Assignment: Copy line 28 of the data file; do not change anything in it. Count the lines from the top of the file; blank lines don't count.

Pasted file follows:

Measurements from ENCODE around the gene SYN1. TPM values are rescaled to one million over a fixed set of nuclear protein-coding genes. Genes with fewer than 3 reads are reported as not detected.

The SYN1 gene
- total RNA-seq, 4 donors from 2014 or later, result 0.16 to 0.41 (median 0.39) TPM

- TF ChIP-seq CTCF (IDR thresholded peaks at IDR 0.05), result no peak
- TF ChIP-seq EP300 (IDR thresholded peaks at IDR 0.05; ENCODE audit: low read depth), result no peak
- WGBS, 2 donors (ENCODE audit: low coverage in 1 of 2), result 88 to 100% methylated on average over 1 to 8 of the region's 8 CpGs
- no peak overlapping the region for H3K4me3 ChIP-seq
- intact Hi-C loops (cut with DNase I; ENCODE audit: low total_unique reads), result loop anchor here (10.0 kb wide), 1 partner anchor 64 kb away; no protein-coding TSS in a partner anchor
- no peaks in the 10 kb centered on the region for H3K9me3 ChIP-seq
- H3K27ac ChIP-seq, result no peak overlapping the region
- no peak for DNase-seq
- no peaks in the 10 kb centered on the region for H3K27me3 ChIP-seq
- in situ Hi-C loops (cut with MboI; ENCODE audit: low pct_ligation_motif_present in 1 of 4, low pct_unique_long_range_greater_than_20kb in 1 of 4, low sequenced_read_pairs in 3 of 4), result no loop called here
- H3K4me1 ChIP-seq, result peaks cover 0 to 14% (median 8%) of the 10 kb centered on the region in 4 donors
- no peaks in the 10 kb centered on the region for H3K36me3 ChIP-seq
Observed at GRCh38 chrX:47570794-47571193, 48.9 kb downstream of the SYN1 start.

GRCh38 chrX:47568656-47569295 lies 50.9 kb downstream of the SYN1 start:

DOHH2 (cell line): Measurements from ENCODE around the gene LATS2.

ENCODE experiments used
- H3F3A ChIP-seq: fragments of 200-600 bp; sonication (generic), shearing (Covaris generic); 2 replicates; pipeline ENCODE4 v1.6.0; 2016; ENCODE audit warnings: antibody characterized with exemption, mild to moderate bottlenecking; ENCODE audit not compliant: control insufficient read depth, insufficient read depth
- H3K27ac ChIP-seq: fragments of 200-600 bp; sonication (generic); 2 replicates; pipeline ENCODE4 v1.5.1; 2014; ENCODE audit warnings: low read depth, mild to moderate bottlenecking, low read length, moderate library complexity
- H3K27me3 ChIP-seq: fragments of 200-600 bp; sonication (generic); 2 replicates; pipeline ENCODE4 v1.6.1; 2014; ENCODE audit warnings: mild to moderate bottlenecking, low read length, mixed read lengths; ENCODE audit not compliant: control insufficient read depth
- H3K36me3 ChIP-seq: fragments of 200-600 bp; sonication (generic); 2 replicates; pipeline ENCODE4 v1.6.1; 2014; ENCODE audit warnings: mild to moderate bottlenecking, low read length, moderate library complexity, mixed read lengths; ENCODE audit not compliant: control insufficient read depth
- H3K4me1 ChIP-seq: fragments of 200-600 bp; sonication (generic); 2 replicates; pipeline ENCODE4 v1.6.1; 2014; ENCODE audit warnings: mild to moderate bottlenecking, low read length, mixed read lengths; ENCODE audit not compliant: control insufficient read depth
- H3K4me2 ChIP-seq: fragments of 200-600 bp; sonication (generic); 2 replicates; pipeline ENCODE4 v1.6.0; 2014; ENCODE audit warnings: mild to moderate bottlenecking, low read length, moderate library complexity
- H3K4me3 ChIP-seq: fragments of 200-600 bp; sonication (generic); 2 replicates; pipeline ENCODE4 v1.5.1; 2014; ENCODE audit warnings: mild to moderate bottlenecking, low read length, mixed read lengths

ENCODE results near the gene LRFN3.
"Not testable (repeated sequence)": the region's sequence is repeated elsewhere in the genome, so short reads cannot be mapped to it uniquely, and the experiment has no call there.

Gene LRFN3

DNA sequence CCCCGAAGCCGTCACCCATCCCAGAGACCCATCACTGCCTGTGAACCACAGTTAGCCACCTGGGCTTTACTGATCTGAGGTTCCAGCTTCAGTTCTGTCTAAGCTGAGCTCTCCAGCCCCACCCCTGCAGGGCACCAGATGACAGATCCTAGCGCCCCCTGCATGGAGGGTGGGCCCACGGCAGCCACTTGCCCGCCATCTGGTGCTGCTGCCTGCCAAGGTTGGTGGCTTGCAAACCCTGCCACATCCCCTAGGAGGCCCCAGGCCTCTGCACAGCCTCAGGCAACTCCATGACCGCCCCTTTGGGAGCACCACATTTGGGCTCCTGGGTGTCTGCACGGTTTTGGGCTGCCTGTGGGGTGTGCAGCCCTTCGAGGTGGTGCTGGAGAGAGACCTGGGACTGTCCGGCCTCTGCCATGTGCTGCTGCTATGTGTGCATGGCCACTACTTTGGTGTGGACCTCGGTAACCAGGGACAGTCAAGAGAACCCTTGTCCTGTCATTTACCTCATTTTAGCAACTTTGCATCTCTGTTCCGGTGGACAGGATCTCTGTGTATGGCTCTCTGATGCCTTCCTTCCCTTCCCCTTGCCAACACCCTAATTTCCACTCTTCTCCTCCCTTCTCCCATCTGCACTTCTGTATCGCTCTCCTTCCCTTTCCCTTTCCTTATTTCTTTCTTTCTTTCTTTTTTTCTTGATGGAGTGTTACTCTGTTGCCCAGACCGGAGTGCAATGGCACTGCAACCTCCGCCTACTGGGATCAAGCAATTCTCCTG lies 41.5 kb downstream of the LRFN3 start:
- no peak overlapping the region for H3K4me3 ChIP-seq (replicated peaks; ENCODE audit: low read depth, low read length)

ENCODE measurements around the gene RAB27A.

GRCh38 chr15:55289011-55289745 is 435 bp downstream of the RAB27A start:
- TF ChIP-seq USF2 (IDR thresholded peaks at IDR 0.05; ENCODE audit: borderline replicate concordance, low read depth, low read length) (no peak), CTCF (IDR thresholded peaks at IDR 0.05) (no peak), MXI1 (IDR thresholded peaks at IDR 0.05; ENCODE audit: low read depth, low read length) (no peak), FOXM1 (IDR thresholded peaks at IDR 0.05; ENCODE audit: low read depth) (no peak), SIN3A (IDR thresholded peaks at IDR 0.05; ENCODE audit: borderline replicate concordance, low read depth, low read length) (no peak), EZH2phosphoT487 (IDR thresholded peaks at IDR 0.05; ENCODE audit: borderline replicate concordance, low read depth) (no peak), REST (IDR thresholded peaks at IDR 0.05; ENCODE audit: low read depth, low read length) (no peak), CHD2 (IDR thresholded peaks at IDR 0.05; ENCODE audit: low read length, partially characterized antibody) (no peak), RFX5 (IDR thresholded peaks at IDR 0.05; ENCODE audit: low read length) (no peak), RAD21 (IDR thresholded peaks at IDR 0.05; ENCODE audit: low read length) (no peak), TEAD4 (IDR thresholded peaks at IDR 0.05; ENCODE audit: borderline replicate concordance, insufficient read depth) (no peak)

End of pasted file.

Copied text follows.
"Not testable (repeated sequence)": the region's sequence is repeated elsewhere in the genome, so short reads cannot be mapped to it uniquely, and the experiment has no call there.